Canada’s homeowners – who are about twice as rich as the country’s renter households – pocketed a tax subsidy of $11.5 billion in 2007. That’s more than more than five and one-half times greater than the annual federal investment in affordable housing programs for low and moderate-income households. On Friday, January 2, 2009, federal Finance Minister Jim Flaherty quietly released the 2008 edition of “Tax Expenditures and Evaluations” – which lists the annual cost of the tax cuts and other benefits that flow through a long series of personal and corporate tax breaks. At the bottom of page 19 of the 53-page document, the federal finance department reported that the annual federal tax break to homeowners jumped to $11.580 million in 2007, and is expected to remain close to $11.5 billion annually until at least 2010.
The homeowners’ tax subsidy is the government’s estimate of the benefit that higher income Canadians receive from the income (capital gain) that they receive when they sell their house (principal residence) at a higher price than it was purchased. The biggest gains – therefore the biggest tax subsidy – flow to owners of the biggest and most expensive houses. Therefore, the capital gains exemption is regressive and doesn’t pass one of the most basic tests of tax fairness. The people with the biggest income stand to realize the biggest gain. The federally-appointed Carter tax commission of 1972 urged that fairness should be a cornerstone of the tax system, and that all income should be treated equally for tax purposes. But the federal government of the day watered down many of the Carter recommendations, and tax changes since then have entrenched a sense of unfairness in the tax system, especially when it comes to housing.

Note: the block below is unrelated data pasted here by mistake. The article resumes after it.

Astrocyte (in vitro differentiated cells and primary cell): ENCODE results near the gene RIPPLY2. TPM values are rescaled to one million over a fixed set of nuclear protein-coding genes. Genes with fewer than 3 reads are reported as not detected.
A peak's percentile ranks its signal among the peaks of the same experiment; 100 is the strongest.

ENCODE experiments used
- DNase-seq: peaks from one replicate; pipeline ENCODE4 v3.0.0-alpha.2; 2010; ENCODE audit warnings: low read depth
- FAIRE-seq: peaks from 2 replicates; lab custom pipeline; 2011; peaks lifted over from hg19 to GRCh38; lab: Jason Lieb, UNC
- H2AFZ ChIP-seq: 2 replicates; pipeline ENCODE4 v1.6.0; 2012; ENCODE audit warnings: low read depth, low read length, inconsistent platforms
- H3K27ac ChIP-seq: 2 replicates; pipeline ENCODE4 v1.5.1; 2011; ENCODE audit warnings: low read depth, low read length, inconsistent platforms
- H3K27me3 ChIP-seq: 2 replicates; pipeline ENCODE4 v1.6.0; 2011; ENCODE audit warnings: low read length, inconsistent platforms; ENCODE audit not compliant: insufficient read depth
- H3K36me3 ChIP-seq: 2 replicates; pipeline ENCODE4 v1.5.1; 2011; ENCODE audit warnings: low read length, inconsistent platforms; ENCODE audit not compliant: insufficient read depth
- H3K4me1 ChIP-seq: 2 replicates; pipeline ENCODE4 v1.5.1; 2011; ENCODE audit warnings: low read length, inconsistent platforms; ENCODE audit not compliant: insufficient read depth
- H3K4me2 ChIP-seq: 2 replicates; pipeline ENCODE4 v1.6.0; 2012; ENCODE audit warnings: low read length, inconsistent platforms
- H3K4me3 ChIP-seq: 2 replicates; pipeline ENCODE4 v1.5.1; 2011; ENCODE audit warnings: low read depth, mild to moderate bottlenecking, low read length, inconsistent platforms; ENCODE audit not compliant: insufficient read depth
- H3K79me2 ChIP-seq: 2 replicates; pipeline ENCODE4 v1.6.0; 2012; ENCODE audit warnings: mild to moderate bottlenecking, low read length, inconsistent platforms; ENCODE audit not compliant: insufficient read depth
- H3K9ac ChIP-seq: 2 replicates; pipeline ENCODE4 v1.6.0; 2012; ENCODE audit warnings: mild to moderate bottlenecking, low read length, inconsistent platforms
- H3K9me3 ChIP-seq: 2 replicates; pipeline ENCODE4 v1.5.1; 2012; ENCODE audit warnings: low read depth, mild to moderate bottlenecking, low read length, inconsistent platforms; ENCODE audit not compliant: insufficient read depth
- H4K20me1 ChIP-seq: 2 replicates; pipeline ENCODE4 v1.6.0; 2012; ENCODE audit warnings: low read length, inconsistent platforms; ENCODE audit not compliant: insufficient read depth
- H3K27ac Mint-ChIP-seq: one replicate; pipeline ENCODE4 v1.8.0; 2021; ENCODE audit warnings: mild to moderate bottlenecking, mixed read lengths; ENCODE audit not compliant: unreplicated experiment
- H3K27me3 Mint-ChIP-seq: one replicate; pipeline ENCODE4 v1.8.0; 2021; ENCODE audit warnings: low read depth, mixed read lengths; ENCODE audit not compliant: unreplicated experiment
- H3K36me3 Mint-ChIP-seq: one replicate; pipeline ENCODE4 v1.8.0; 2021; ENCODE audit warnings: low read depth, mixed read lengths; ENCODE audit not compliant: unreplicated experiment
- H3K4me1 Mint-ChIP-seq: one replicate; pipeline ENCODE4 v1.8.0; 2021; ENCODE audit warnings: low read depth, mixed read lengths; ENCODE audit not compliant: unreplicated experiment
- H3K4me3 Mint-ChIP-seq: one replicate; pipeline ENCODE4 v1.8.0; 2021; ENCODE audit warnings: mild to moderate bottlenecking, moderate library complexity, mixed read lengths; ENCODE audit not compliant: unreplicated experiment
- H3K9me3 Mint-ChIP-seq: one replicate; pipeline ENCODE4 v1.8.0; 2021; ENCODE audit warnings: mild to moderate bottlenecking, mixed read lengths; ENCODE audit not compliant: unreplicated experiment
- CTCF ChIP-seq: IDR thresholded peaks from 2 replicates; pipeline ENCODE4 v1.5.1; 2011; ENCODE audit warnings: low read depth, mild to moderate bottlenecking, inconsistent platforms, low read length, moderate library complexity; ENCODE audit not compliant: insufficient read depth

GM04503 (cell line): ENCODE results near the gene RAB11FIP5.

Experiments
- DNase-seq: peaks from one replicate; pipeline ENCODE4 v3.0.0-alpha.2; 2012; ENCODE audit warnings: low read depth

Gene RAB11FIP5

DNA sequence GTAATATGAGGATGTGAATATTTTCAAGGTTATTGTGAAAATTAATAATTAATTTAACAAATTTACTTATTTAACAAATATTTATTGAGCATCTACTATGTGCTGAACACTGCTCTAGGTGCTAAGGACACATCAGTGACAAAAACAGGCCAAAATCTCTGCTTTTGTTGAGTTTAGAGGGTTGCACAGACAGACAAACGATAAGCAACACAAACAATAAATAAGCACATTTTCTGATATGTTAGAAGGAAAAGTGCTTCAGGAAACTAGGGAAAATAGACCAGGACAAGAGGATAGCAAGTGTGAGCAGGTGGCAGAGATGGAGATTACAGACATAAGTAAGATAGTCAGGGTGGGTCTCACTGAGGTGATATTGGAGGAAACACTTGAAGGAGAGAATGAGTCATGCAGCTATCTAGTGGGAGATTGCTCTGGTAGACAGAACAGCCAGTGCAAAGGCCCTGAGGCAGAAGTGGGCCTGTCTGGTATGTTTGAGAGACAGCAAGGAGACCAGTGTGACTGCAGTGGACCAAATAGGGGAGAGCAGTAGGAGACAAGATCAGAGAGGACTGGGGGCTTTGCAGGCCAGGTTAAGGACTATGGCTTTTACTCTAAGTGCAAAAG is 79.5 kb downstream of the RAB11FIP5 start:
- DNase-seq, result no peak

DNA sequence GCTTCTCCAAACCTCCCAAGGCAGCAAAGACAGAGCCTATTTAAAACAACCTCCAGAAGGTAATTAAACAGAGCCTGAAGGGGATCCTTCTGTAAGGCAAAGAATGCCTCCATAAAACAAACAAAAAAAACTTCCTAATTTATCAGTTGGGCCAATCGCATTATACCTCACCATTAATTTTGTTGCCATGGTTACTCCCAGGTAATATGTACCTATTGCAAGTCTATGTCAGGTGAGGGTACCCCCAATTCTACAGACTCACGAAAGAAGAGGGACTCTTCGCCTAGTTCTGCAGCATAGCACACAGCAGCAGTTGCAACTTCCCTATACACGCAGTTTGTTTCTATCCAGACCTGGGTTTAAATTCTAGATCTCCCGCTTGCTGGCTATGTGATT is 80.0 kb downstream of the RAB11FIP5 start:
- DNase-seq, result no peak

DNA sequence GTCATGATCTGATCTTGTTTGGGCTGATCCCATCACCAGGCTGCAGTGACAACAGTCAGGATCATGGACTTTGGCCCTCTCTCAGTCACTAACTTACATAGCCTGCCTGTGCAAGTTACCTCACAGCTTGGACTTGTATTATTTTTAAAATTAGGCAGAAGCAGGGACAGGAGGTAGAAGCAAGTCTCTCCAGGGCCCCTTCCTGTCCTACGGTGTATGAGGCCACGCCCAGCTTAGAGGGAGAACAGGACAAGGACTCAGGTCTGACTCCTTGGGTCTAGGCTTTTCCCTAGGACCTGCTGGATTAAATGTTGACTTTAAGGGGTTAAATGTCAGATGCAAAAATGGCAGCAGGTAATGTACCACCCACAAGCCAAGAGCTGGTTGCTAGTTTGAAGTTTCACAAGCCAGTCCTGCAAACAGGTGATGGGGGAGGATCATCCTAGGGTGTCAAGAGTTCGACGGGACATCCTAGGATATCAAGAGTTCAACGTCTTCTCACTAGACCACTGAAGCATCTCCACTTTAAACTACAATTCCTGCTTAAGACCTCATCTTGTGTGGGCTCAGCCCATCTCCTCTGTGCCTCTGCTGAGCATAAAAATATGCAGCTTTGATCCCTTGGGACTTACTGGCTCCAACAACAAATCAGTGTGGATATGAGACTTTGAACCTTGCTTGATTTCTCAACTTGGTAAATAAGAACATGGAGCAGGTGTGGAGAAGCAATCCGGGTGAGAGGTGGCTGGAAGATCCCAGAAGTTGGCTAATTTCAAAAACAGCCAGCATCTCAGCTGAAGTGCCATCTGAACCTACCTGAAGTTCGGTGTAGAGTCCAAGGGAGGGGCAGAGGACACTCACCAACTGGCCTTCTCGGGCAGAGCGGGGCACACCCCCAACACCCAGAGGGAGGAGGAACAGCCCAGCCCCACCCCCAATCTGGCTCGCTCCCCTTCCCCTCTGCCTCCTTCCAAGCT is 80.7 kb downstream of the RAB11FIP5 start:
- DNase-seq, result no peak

By 2005, the real median household income for owners across Canada was $55,800 – up 6% over the previous 15 years, according to Statistics Canada. That same year, the real median household income for renters was about half ($29,000) – and renter household income actually fell by 2% over the previous 15 years. In 2005, home owners received an annual tax subsidy of almost $7.2 billion. Federal spending on affordable housing programs was slightly more than $2 billion. Two years later, the total federal tax subsidy delivered to home owners had jumped by 61% to $11.6 billion, while the federal investment in affordable housing was stalled at $2 billion (not including the one-time-only allocation of $1.4 billion in affordable housing authorized by Parliament in 2005). Renters not only have much lower incomes than owners, but dramatically lower net worth. The median (middle) net worth for renters in Canada in 2005 was $14,000, while the median net worth for owner households was a whopping $327,000.
The bottom line: Renter households have lower incomes, and less wealth, than owner households, yet they get only a fraction of the federal subsidies that owners receive. Federal subsidies to higher-income home owners, delivered through the tax system, are many times more rich than the federal investment in affordable housing for lower-income households.
About two-thirds of Canadians are owners, and one-third are renters.